L- "I have always had a heart for young women- I guess because from a young age, I have known it can be hard to be one. My college experience was really impactful for many reasons: I went to a University far from my home where I knew no-one, just months after my youngest brother had passed away from cancer. I was depressed and grieving without really knowing it- and my parents were grieving too, so I had to figure out how to navigate this new culture quickly and fairly alone at a pivotal point in my life. My coping mechanism was leadership. I became president of my pledge class and later president of my chapter. Most people probably thought I had it all together when in reality I was struggling and confused and all I knew to do was be in community where I could find it. And that community grounded me. A couple of years after college I was asked to come back and be an advisor for my sorority and the decision to say "yes" led to many other opportunities to encourage and empower collegiate women. I quickly realized I had a gift for it. Women would constantly share their struggles with me in a raw, honest way and I felt a tremendous sense of privilege and responsibility for how I responded to that information. Starting College Moxie came from seeing a need for women to have a safe space to talk about hard things because of what they shared with me, and because of what I wish I had during that time in my life. So when I created College Moxie, it wasn't at a time that I was looking to start something, but rather an ethical response to a need that I thought I could meet."
R- What does College Moxie mean to you? How does it give your life meaning?
L- "I have always made a point to find meaning in whatever I spend my time doing but College Moxie is particularly meaningful to me for several reasons. At the end of the day, it comes down to the legacy I want to leave and where I'm given the ability to make the most impact. For one, I married an amazing man later in life and we decided that our footprint could be greater if we did not have children together. This was a huge decision for me, but 100% the right one. God has given me the ability to encourage hundreds and thousands of young women on a daily basis, and I simply wouldn't be able to make that my priority if I had young children who needed me as a mother. I had to consider what I wanted my legacy to be and how I wanted to leave a mark on the world and College Moxie both gives me the ability to make that impact, and fulfills that personal need to know I'm making a difference. Every text, every email, every DM where a young woman is either thanking me for encouraging them or telling me the need their campus has for our programs gives my life meaning and reassures my steps are in the right direction. Because I see College Moxie as a way to fulfill my life's purpose and make the world a better place, it means everything to me."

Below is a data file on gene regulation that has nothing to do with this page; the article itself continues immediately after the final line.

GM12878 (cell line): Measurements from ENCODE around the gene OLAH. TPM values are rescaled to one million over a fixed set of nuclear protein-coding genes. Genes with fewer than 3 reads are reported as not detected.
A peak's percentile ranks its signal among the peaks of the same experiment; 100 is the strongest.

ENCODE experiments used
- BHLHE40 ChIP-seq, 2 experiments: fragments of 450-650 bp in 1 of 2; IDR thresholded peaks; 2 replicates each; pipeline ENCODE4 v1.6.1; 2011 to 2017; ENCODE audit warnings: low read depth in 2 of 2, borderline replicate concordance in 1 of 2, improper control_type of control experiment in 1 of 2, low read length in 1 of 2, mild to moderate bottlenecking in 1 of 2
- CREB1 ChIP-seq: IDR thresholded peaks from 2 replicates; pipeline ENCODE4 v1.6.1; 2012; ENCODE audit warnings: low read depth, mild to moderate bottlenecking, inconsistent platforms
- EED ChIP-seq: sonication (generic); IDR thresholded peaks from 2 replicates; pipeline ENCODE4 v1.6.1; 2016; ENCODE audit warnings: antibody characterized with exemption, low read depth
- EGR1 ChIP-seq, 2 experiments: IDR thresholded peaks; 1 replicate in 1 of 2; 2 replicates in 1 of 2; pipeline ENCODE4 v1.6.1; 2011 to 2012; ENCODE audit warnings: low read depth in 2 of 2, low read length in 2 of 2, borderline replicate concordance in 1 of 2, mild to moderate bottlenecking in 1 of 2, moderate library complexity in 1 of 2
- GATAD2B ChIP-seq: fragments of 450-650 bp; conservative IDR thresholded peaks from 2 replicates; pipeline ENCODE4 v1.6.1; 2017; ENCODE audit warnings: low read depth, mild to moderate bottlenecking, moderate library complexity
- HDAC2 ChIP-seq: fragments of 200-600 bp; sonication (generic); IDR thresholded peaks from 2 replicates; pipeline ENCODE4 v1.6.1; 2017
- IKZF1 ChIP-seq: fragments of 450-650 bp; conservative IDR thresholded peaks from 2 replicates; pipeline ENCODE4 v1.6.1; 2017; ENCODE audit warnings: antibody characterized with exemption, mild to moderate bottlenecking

R- What challenges have you faced running ELEVATE on college campuses?
L- "So, ELEVATE is a student-led small group curriculum that gives women a safe space to talk about hard things, and challenges them to make self-discoveries and positive change in their communities. We recruit student Ambassadors to lead 10-15 of their peers through the 9 week program and provide us feedback, so we can ensure we are focussed on the issues that matter most. Because this is a newer program to most campuses, the challenges generally consist of a lack of understanding as to who we are and what we are doing. Some administrators have had questions about what kind of information we collect from students (we quantify our impact via anonymous surveys) and in some cases it has been hard for our Ambassadors to find a location for their groups to meet, due to College Moxie not being a recognized student organization- but again, most administrators we have had contact with welcome our programs once they understand our process and intended impact. These are all things we are working through and luckily our Ambassadors are some amazing, resourceful women who are determined to encourage and empower their peers and their communities."
R- What do you hope College Moxie achieves?
L- "My hope is that College Moxie will show every collegiate woman that she is worthy of love and respect and give her the the tools to make positive change, both personally and in her campus community. I want to help every woman to know her worth and find strength in authentic community- and discover which choices will lead her toward her goals in hopes of women being physically safer, engaging in less high-risk behavior and carrying less regret into adulthood."